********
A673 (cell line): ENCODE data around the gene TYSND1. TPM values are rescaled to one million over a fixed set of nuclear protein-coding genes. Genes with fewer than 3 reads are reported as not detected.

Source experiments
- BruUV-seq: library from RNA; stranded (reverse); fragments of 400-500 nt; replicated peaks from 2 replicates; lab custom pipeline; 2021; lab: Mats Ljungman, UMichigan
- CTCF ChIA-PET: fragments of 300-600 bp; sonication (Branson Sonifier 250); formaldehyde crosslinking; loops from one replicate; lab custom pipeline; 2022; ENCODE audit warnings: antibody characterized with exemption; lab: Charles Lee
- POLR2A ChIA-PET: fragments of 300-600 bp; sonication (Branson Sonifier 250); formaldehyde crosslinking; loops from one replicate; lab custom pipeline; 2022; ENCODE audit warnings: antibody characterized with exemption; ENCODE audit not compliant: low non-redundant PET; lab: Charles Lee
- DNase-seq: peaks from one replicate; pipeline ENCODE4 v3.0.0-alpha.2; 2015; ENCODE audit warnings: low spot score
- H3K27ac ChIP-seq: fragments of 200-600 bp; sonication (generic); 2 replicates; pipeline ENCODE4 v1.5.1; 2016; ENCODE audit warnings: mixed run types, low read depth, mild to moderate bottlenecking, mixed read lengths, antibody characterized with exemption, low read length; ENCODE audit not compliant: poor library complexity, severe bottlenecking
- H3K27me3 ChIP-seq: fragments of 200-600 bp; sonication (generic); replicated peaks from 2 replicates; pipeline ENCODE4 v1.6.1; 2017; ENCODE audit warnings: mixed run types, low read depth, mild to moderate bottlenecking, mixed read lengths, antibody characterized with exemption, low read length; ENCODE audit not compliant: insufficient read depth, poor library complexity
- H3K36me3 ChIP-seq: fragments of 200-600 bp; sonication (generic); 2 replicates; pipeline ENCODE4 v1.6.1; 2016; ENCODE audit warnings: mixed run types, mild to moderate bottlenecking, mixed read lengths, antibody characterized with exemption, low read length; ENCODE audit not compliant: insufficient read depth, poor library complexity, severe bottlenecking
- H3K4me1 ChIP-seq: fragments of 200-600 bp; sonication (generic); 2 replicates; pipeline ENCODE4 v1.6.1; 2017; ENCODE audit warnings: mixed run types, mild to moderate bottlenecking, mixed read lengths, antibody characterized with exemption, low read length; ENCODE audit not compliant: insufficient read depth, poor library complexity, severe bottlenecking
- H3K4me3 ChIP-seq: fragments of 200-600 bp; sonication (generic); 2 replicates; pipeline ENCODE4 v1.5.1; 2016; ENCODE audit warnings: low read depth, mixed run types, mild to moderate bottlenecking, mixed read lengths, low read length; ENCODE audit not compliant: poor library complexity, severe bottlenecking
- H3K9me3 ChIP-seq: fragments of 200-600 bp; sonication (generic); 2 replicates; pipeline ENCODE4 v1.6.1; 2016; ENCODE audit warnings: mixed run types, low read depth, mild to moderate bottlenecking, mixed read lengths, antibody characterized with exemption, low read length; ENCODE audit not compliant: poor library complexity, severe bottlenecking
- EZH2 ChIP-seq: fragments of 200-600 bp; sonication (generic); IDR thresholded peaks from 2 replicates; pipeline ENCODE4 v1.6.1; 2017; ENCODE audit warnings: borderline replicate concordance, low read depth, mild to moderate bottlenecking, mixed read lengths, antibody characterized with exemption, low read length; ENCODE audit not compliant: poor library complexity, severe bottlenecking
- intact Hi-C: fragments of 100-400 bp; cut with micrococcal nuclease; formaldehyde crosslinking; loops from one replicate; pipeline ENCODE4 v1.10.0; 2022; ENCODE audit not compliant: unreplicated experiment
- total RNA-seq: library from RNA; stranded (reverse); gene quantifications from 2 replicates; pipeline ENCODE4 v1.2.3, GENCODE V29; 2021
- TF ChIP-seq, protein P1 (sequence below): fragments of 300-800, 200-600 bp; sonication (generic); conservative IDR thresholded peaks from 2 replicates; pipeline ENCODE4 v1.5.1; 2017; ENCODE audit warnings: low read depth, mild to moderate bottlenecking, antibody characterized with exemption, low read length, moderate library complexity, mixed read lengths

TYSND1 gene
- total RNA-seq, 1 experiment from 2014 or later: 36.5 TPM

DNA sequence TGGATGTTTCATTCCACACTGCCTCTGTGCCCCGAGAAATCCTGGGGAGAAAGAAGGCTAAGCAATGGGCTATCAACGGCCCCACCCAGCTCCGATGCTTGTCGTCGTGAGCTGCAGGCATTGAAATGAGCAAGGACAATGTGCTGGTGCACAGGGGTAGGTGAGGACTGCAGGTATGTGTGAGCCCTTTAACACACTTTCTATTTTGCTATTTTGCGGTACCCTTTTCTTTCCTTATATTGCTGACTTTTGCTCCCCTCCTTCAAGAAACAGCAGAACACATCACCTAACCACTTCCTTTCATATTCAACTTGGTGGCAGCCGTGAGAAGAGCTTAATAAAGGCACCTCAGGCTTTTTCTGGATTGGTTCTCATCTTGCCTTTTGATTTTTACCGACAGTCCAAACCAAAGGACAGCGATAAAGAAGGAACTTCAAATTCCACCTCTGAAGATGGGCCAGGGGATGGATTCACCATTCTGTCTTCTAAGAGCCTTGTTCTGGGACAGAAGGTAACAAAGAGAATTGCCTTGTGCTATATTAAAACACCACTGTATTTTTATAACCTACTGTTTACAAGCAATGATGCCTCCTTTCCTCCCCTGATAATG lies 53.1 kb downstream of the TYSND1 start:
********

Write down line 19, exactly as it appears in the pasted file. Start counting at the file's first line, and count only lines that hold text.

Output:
DNA sequence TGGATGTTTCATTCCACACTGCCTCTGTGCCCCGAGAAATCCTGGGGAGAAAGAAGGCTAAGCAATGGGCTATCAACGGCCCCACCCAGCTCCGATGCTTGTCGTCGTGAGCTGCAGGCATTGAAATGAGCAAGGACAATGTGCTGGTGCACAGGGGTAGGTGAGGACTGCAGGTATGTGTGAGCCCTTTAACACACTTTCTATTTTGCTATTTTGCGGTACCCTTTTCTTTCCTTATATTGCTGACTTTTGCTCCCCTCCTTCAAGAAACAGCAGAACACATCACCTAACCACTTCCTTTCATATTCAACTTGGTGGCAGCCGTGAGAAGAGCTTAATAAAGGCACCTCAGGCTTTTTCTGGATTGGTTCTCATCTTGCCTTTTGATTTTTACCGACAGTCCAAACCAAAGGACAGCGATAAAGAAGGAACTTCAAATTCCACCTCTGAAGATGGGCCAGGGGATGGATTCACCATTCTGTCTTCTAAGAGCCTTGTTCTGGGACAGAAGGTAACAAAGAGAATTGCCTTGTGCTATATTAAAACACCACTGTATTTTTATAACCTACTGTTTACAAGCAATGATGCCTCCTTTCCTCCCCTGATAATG lies 53.1 kb downstream of the TYSND1 start: